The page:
EPA Confirms 13 Toxic Waste 'Superfund' Sites in Texas Have Flooded

Toxic chemicals could spread through nearby communities.

Getty Images / Bob Levey

While the effects of Hurricane Harvey’s devastation are still being discovered and dealt with, new information is emerging about how the flooding has affected sites of toxic waste.

Following an earlier story by The Associated Press, the news agency reported that the EPA has now confirmed that 13 of the 41 Superfund sites in Texas have suffered flooding from Hurricane Harvey and are “experiencing possible damage.”

Superfund sites are highly polluted locations monitored by the EPA that require long-term cleanup plans to deal with the hazardous material they host.

One Superfund site detailed by The Associated Press, the Highlands Acid Pit, is now totally under water. The site was once the dumping ground for toxic sludge and sulphuric acid from the oil and gas industry. According to the AP:

Though 22,000 cubic yards of hazardous waste and soil were excavated from the acid pits in the 1980s, the site is still considered a potential threat to groundwater, and the EPA maintains monitoring wells there.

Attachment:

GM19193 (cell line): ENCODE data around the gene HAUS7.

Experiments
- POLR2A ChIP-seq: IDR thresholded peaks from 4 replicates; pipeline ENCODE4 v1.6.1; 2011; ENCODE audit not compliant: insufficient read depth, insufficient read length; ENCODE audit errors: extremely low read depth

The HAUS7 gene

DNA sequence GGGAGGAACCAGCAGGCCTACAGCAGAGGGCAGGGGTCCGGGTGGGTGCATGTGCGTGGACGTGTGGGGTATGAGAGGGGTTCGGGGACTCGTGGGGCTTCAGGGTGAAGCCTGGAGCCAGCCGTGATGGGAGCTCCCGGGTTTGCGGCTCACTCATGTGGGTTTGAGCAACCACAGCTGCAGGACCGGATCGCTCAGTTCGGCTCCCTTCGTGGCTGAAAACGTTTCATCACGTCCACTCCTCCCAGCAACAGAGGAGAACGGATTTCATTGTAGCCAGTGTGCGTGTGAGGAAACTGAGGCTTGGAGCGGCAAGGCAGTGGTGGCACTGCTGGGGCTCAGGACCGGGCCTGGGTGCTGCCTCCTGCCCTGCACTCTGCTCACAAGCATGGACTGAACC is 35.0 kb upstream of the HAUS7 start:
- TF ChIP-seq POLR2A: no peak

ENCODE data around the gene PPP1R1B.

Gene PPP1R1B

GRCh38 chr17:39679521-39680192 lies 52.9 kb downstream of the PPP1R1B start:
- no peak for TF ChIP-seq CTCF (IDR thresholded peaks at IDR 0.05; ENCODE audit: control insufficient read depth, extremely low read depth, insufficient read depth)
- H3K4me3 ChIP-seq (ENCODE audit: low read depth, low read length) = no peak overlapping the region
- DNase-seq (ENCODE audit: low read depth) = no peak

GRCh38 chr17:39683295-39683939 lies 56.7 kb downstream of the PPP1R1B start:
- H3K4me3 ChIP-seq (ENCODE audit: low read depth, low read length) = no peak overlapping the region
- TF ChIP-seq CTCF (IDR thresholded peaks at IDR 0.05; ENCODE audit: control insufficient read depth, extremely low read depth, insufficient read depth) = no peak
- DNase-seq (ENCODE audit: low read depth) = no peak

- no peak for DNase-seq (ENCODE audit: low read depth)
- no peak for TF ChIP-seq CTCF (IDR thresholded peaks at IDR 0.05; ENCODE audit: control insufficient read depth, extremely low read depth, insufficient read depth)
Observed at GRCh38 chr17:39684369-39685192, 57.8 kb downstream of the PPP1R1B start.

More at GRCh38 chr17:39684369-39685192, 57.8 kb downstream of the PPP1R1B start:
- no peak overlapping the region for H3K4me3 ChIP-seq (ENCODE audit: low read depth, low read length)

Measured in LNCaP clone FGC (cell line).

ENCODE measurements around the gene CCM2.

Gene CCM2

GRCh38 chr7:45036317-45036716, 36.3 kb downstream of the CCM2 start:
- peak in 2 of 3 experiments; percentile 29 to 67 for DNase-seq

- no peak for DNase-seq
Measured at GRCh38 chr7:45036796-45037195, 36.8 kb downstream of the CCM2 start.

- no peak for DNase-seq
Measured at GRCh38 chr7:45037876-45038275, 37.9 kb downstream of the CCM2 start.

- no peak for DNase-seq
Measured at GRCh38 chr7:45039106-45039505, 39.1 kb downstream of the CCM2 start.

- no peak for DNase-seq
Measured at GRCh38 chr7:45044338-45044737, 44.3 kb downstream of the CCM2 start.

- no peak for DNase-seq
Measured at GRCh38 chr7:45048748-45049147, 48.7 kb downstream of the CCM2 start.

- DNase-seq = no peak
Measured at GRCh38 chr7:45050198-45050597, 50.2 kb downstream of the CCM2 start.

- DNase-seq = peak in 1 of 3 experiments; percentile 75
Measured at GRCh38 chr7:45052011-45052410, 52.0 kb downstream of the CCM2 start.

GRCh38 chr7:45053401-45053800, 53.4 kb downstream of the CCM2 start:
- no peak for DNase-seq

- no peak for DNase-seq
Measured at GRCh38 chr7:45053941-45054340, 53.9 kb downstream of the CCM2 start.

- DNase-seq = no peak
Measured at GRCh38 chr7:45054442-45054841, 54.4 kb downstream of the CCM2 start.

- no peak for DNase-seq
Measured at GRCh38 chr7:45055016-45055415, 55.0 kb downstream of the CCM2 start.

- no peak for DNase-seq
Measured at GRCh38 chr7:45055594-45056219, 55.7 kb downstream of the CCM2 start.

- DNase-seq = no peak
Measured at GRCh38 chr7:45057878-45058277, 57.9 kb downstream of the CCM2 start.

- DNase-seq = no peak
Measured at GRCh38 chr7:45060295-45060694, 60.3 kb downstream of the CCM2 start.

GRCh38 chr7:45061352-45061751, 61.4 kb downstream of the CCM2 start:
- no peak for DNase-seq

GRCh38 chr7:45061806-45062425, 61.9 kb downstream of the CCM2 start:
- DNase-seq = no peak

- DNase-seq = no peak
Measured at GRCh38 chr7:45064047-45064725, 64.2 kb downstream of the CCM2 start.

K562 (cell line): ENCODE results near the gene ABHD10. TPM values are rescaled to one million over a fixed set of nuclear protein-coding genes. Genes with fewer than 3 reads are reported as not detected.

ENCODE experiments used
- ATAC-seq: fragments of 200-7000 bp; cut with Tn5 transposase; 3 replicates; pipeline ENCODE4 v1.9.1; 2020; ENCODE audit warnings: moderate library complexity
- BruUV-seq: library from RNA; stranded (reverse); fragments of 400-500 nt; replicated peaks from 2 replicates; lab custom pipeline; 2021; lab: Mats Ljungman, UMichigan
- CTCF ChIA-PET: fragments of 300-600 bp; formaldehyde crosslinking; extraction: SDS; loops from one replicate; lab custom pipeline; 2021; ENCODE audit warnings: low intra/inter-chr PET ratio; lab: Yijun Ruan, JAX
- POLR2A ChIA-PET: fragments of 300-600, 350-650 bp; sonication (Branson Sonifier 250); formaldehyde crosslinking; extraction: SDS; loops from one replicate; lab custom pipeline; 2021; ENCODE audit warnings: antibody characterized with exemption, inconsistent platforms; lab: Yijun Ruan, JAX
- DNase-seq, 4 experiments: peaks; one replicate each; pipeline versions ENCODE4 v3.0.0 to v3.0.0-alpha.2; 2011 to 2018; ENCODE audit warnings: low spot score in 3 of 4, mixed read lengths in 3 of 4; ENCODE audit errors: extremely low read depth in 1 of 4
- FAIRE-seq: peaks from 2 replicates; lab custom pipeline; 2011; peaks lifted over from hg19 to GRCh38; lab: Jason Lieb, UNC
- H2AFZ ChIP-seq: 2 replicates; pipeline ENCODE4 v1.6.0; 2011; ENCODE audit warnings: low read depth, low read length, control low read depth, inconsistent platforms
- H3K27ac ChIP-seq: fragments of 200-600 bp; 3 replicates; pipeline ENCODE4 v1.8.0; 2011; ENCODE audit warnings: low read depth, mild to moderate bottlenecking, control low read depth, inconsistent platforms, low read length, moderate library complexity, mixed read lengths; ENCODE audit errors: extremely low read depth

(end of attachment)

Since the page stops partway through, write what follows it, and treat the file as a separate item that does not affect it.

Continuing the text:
Nearby residents and local environmental advocacy groups are now concerned that pollutants could be moving through the water into homes and across communities.

The EPA has said that it hasn’t been able to physically visit Houston-area sites as of yet, and had confirmed the 13 affected sites via aerial imagery. While the AP had accessed sites by boat or by foot, the EPA did not confirm why it had been unable to do so, other than saying in a statement that “teams are in place to investigate possible damage to these sites as soon flood waters recede, and personnel are able to safely access the sites.”

To give another example, the San Jacinto River Waste Pits Superfund site in Harris County was also completely covered with floodwaters on Thursday. The soil in the San Jacinto Superfund contains dioxins and toxins linked to birth defects and cancer, according to an EPA survey from 2016.

However, EPA officials said Saturday that part of the San Jacinto site included a temporary “armored cap” that was designed to prohibit toxic material from moving into a nearby river. Still, the EPA said that depending on river conditions, they would attempt to reach the site by boat Monday to survey the damage.

Must Read: As Fake Images Of Hurricane Irma Go Viral, Here’s What We Really Know

Related Tags